Dale Tuggy

Dale Tuggy is Professor of Philosophy at the State University of New York at Fredonia, where he teaches courses in analytic theology, philosophy of religion, religious studies, and the history of philosophy.


  1. Gary
    June 22, 2016 @ 11:47 pm

    Really? Are our pastors telling us the truth?

    Are Christian pastors honest with their congregations
    regarding the evidence for the Resurrection?

    Is there really a “mountain of evidence” for the Resurrection
    as our pastors claim or is the belief in the Resurrection based on nothing more than assumptions, second century hearsay, superstitions, and giant leaps of faith?

    You MUST read this Christian pastor’s defense of the Resurrection and a review by one of his former parishioners, a man who lost his
    faith and is now a nonbeliever primarily due to the lack of good evidence for
    the Resurrection:

    —A Review of LCMS Pastor John Bombaro’s Defense of the

    (copy and paste this article title into your browser to find
    and read this fascinating review of the evidence for the Resurrection)


    • Rivers
      June 23, 2016 @ 12:33 pm


      Bart Ehrman’s skepitcal approach is presumptive and based upon a lot more speculation than evidence. Some people (including pastors) chose to become skeptics (like Ehrman) and deny the historical evidence based upon the same presuppositions.

      Make sure that you are being careful to ask critical questions about Ehrman’s argumentation just as he claims to be posing critical questions about the validity of the apostolic testimony. Keep in mind that publicity and controversy sell books, and that is where Ehrman has found his niche.

      Ehrman’s material does offer a good measure of “balance” with respect to the importance of not overstating the case for “verbal and plenary inspiration”, but he certainly doesn’t have enough evidence to warrant dismissing the canonical stories about Jesus and the resurrection.


      • Sean Michael Killackey
        June 29, 2016 @ 2:47 pm

        Good point. I note that his handling of whether historians can address miraculous claims seems lacking to me. On the one hand, like Sagan’s Saw, it does seem comonsensically, but in the end it seems lacking. I also tend to agree with some of the critiques that WLC and others have pointed out about his reasoning on probability.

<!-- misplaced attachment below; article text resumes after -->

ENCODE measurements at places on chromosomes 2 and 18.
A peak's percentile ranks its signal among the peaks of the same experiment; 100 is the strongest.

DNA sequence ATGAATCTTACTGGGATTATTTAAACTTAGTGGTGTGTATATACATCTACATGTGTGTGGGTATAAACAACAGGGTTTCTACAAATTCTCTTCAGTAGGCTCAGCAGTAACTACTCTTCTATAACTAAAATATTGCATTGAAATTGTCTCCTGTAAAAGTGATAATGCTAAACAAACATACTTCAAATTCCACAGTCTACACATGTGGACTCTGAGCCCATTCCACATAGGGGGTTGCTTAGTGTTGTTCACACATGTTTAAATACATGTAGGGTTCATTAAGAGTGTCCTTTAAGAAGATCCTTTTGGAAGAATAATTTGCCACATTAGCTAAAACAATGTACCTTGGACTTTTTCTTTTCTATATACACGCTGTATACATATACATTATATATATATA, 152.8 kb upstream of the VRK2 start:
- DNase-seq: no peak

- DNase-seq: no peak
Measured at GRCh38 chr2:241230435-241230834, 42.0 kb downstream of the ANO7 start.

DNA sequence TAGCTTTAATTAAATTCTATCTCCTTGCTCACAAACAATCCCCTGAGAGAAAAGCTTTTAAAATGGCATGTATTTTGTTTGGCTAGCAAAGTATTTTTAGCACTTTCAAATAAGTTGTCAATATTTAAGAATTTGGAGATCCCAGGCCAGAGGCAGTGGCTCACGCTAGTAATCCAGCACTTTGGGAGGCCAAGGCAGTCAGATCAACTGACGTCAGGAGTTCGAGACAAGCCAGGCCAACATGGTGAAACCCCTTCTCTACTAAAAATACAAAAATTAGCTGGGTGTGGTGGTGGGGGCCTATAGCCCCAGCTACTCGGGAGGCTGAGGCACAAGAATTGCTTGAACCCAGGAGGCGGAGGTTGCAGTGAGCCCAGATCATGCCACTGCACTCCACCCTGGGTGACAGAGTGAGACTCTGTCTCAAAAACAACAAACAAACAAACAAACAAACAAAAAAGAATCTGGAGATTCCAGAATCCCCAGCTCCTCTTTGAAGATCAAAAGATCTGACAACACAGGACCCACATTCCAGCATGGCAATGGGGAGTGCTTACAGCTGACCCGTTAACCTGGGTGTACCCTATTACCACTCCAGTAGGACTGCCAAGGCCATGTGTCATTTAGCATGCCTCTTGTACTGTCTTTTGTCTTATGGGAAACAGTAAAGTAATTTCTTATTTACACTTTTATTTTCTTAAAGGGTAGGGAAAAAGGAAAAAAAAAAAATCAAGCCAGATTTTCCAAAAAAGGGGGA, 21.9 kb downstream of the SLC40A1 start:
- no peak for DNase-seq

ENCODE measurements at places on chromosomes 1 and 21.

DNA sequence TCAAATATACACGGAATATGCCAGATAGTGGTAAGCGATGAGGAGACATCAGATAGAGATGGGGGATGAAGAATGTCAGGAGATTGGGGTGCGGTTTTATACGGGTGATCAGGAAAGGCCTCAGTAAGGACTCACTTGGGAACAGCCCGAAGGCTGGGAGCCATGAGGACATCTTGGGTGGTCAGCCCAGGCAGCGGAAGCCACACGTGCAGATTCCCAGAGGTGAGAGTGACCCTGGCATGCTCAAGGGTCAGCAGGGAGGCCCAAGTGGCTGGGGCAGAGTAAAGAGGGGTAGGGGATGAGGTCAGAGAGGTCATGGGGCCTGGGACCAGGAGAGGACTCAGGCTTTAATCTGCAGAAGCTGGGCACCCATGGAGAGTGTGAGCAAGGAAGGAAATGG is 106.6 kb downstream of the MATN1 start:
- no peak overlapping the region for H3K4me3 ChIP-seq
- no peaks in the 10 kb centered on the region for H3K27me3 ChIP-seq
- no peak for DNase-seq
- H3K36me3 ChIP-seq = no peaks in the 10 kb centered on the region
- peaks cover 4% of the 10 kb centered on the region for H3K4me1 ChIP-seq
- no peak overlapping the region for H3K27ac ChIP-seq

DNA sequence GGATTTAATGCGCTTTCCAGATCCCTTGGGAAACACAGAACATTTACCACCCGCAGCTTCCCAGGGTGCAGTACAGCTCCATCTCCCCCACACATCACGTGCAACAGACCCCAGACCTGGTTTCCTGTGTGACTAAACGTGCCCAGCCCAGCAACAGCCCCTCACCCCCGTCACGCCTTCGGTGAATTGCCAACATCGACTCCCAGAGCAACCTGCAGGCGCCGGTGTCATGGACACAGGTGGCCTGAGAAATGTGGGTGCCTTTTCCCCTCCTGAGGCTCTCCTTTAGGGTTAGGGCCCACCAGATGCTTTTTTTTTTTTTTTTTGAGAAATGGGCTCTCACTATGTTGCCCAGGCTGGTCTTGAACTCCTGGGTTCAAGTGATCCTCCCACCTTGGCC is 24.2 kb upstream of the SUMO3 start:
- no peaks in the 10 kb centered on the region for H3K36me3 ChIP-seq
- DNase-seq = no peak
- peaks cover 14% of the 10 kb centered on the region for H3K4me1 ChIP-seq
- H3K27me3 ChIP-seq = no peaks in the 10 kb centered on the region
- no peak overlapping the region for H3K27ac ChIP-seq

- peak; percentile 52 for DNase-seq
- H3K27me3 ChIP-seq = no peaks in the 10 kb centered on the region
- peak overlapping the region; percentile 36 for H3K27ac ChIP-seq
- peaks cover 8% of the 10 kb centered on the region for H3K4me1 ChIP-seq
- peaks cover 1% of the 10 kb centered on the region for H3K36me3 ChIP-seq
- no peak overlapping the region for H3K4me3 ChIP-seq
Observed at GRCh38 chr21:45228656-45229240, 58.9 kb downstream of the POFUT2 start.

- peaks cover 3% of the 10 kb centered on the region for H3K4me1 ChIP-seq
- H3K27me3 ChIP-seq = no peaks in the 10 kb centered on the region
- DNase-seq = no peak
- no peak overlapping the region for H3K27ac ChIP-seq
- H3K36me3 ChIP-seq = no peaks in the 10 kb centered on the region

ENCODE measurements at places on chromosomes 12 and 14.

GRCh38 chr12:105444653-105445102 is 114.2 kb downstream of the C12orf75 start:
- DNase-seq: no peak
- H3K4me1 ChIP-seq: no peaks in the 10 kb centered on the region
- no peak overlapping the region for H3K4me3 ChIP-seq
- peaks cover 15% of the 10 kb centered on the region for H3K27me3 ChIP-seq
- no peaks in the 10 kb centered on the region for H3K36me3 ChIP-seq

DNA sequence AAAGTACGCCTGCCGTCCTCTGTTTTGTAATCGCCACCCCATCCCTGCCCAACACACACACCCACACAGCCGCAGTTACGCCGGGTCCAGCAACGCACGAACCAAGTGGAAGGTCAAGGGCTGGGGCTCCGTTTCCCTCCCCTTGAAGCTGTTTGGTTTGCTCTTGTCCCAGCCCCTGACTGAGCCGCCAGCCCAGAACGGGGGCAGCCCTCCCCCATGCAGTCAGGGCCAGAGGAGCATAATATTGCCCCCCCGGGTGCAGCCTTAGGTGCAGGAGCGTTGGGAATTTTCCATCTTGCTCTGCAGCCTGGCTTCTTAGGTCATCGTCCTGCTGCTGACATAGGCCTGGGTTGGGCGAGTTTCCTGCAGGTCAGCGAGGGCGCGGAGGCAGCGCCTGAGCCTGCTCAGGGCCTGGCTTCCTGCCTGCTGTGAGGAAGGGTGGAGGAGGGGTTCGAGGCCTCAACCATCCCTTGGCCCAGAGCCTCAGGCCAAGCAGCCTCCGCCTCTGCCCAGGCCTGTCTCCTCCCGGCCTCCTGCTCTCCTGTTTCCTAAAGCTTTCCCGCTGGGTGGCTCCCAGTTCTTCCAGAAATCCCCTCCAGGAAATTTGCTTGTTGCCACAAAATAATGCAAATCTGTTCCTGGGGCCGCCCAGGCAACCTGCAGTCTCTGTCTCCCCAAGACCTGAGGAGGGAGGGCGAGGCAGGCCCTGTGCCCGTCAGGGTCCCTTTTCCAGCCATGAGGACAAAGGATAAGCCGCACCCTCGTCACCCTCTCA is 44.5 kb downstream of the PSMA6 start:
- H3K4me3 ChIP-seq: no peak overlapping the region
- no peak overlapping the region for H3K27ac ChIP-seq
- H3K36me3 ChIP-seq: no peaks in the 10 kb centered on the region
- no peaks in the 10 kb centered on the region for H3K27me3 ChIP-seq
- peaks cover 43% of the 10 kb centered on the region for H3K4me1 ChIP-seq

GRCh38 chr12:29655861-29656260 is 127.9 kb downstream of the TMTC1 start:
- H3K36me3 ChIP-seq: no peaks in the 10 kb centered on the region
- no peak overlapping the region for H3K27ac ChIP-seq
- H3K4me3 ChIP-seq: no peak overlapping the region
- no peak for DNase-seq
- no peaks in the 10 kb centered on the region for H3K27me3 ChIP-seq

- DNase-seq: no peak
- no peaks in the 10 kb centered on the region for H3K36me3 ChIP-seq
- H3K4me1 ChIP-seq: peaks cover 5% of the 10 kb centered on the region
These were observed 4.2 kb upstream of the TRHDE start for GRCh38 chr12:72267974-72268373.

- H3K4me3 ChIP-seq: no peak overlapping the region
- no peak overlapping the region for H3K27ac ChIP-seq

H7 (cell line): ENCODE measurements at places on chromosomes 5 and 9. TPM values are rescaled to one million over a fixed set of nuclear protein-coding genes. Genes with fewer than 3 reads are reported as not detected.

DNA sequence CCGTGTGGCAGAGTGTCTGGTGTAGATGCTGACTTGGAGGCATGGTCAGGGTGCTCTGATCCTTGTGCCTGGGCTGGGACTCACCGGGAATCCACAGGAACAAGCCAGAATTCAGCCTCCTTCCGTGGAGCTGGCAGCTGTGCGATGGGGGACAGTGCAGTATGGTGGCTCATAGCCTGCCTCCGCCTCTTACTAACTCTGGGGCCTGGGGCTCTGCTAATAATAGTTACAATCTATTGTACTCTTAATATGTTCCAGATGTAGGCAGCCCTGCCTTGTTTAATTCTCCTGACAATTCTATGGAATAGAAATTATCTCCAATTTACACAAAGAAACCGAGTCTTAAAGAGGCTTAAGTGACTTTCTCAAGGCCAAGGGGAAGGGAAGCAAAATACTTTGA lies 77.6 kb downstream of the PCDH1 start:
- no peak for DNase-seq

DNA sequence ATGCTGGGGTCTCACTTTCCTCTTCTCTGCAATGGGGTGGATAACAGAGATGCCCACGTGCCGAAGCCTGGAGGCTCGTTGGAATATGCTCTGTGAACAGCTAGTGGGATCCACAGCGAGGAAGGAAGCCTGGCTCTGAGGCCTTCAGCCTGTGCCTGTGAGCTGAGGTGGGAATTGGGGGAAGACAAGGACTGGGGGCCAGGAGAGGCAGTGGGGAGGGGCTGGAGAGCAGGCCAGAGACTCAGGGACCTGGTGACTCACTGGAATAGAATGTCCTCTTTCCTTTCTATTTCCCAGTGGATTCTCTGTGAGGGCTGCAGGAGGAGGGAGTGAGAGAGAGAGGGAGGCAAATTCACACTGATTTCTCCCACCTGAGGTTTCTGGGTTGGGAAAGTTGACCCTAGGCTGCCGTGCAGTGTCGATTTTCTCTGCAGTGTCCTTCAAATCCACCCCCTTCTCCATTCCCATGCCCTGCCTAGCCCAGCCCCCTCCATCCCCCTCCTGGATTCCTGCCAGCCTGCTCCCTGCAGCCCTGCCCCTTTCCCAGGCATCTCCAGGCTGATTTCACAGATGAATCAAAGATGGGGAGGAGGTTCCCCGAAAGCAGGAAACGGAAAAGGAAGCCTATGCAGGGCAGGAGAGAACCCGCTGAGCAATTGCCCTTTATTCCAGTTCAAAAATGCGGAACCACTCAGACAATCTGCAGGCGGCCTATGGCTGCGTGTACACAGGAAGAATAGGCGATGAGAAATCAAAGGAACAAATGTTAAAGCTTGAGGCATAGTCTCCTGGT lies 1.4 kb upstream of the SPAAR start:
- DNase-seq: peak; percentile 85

2. Rivers
    March 26, 2016 @ 11:10 am


    From a Biblical Unitarian perspective, some would deny both #2 and #3.

    The reason for this is because the writer of the 4th Gospel indicates that Jesus’ claim to be “the son of God” was also “making himself equal with God.” This is evident in John 5:18 and John 10:33. Other texts, like John 1:1 and John 1:18 could also be taken to support the same claim (as understood by the writer of the 4th Gospel).

    Thus, if we all agree that #1 is correct, then it’s also reasonable to suggest that the “son of God” emphasis in the Synoptic Gospels may have been understood as a claim to be “equality” with God (in some sense, which must be interpreted).

    Since the purpose of the 4th Gospel was to emphasize that Jesus is “the son of God” (John 20:31), it makes perfectly good sense that the writer would strongly emphasize that Jesus was “calling God his own Father” (John 5:18) and that the Jews understood the implication of saying “I and the Father are one” (John 10:30) was “making himself out to be God” (John 10:33).


  3. Miguel de Servet
    March 24, 2016 @ 10:06 am

    Hi Dale. This is what you refer to as the “inconsistent triad”:

    1. The New Testament gospels agree in their core claims about Jesus and God.
    2. Matthew, Mark, and Luke don’t teach that Jesus is God.
    3. John teaches that Jesus is God.

    Here is my comment.

    1. Contrary to Ehrman’s “developmental” view, and to Dale’s “humanistic unitarian” view, the New Testament gospels are NOT incompatible in their core claims about Jesus and God.

    2. Matthew, Mark, and Luke don’t teach that Jesus is God, BUT they all teach that Jesus is the Son of God. Including Mark, and in the most obvious sense of the expression “Son of God” (see Mark 1:1; 3:11; 5:7; 15:39).

    3. Nope, John teaches that Jesus is the Son of God, and the Christ (or Messiah). Only about the Logos it is said, theos hên ho logos.


  4. Rivers
    March 3, 2016 @ 2:46 pm


    I just watched the Trump rally in Maine today and there was somebody holding up a Trump sign that said “Hi Dale”. Maybe the guy is also a fan of the Trinities Podcast.